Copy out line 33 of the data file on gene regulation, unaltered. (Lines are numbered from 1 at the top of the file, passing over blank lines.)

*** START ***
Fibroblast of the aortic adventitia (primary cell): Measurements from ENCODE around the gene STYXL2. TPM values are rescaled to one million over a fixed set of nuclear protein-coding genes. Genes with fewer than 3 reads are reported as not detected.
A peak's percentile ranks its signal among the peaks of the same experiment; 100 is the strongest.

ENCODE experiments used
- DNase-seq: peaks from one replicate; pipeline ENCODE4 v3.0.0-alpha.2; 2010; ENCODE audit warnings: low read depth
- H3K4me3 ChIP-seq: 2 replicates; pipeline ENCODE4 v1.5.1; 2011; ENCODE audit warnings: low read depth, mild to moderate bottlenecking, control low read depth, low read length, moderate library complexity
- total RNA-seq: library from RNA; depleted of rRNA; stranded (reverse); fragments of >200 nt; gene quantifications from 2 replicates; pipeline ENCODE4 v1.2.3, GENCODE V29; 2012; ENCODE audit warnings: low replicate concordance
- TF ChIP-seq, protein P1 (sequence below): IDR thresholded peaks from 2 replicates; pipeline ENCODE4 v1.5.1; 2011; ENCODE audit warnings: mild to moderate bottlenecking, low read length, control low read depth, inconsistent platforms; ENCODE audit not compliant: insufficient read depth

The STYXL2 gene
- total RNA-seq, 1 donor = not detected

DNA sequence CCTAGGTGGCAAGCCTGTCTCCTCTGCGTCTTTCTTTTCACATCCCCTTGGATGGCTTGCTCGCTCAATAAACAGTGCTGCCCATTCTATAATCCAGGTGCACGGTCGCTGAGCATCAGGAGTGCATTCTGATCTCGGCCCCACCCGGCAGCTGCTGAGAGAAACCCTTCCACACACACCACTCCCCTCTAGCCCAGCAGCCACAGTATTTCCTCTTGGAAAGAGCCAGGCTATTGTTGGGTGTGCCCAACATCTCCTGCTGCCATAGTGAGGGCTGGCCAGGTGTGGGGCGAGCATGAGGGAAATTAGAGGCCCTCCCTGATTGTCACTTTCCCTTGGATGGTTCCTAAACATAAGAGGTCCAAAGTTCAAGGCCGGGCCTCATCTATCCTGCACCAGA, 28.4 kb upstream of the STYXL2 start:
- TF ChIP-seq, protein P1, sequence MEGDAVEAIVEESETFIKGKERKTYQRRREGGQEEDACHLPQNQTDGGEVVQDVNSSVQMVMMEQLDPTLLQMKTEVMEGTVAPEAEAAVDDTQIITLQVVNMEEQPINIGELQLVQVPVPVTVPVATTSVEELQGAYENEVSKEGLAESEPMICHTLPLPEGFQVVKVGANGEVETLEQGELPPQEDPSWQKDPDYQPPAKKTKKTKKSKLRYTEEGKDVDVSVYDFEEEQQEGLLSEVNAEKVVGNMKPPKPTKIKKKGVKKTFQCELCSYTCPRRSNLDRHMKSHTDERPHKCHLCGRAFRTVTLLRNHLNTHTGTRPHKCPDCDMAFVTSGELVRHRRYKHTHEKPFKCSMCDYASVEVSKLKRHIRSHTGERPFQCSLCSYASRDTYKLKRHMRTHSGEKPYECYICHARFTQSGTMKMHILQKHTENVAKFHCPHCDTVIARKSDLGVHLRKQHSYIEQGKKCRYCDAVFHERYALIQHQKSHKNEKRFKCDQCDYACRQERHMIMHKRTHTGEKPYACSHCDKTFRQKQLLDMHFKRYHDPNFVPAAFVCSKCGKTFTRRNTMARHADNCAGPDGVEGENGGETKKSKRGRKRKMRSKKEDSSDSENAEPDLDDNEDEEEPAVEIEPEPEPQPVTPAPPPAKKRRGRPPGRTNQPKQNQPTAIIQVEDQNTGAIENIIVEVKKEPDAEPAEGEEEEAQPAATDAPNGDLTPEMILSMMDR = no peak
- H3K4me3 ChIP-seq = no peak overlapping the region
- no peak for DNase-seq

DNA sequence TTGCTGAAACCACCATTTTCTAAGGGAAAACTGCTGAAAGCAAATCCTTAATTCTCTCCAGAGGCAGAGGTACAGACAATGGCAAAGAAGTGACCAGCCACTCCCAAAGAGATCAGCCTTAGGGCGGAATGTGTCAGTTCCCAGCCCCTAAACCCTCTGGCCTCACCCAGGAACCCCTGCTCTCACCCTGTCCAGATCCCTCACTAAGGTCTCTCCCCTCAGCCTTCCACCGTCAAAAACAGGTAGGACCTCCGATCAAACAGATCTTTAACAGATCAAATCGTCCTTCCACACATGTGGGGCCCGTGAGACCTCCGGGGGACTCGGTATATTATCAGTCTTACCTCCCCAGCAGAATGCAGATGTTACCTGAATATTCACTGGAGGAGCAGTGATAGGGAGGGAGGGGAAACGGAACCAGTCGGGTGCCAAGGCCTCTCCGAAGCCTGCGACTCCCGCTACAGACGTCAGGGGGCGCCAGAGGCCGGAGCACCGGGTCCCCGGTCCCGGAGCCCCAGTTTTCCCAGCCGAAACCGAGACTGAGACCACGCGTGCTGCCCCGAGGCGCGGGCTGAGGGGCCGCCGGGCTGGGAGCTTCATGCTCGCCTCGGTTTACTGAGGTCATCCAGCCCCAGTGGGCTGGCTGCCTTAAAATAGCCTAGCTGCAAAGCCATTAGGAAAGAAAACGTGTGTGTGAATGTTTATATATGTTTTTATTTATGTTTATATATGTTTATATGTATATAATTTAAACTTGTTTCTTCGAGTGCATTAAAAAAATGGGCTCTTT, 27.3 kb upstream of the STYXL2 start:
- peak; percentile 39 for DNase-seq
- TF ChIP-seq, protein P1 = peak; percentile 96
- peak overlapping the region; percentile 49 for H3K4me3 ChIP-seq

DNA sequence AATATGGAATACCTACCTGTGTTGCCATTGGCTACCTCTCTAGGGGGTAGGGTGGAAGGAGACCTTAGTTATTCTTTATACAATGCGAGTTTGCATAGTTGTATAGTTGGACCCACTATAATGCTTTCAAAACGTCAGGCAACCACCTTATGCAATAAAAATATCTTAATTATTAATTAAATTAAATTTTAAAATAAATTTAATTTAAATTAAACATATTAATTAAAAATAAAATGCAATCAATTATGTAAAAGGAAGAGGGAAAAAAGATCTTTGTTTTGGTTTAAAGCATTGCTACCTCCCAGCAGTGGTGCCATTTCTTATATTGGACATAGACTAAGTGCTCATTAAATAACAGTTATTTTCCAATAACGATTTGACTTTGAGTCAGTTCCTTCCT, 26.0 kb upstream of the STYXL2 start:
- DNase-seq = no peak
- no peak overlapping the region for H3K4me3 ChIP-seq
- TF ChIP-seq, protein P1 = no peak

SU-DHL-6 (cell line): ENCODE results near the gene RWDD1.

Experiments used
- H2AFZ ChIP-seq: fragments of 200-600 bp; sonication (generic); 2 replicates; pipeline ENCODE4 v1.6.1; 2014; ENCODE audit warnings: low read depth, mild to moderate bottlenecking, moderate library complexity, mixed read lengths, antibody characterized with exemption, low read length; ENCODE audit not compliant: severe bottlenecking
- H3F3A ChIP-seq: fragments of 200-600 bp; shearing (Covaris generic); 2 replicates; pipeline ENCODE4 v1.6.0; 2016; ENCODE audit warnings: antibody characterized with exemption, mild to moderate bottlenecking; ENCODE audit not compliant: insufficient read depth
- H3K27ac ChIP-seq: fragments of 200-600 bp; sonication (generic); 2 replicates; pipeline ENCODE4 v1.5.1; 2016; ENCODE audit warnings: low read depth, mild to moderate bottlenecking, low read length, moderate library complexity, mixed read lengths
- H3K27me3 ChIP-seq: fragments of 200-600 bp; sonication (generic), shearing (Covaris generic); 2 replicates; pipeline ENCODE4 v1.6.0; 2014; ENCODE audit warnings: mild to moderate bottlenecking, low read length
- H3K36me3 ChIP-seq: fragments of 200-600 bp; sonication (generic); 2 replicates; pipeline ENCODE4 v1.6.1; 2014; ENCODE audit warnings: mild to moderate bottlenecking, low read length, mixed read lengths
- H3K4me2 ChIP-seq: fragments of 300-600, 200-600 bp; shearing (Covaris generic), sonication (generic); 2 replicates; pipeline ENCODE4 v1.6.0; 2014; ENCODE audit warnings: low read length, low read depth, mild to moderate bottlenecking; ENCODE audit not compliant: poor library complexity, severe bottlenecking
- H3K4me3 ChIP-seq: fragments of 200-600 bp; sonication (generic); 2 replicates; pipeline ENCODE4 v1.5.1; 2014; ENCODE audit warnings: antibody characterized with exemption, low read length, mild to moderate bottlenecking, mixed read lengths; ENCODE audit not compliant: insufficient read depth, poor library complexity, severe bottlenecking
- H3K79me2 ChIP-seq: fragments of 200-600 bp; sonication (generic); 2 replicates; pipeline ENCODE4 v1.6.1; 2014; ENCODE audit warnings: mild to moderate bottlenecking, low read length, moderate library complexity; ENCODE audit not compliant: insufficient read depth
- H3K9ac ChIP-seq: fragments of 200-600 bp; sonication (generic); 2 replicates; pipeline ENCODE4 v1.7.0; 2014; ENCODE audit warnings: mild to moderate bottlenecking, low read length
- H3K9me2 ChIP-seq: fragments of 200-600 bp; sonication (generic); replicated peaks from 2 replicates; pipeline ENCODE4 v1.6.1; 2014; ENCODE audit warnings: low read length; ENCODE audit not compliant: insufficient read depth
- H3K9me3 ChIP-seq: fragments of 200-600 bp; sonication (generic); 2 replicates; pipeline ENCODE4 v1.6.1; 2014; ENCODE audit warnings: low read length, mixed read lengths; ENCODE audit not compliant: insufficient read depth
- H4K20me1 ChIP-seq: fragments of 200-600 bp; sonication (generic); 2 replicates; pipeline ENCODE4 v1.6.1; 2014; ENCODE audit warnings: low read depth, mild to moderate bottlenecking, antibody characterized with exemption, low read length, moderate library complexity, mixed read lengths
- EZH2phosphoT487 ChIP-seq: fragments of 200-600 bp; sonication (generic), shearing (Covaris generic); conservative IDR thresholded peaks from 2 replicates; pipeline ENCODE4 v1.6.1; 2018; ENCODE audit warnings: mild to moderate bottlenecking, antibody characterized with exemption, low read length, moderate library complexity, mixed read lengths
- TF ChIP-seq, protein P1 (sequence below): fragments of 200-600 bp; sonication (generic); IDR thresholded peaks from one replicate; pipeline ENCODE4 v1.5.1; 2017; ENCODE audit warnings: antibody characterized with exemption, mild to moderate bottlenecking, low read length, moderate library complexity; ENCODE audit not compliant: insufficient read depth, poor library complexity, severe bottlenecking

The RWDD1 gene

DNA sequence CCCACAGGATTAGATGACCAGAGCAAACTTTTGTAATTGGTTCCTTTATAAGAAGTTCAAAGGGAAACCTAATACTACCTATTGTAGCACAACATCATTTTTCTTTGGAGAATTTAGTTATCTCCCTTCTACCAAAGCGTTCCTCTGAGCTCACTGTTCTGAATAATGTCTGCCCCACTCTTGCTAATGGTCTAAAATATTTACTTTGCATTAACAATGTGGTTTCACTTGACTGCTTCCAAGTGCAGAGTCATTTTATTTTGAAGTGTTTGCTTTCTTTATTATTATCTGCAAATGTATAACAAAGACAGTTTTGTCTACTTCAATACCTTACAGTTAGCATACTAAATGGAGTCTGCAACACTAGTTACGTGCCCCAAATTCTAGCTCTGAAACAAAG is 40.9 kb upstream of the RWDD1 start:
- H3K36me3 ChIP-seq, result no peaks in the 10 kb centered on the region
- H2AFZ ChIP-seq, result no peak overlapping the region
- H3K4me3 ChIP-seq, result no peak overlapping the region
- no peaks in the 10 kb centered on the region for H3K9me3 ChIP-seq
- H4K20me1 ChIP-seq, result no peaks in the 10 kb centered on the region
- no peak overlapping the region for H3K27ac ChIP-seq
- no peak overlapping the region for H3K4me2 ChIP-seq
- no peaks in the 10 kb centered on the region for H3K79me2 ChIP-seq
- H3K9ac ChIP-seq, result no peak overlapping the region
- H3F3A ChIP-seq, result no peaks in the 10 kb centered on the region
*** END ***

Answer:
- H3K9me2 ChIP-seq: fragments of 200-600 bp; sonication (generic); replicated peaks from 2 replicates; pipeline ENCODE4 v1.6.1; 2014; ENCODE audit warnings: low read length; ENCODE audit not compliant: insufficient read depth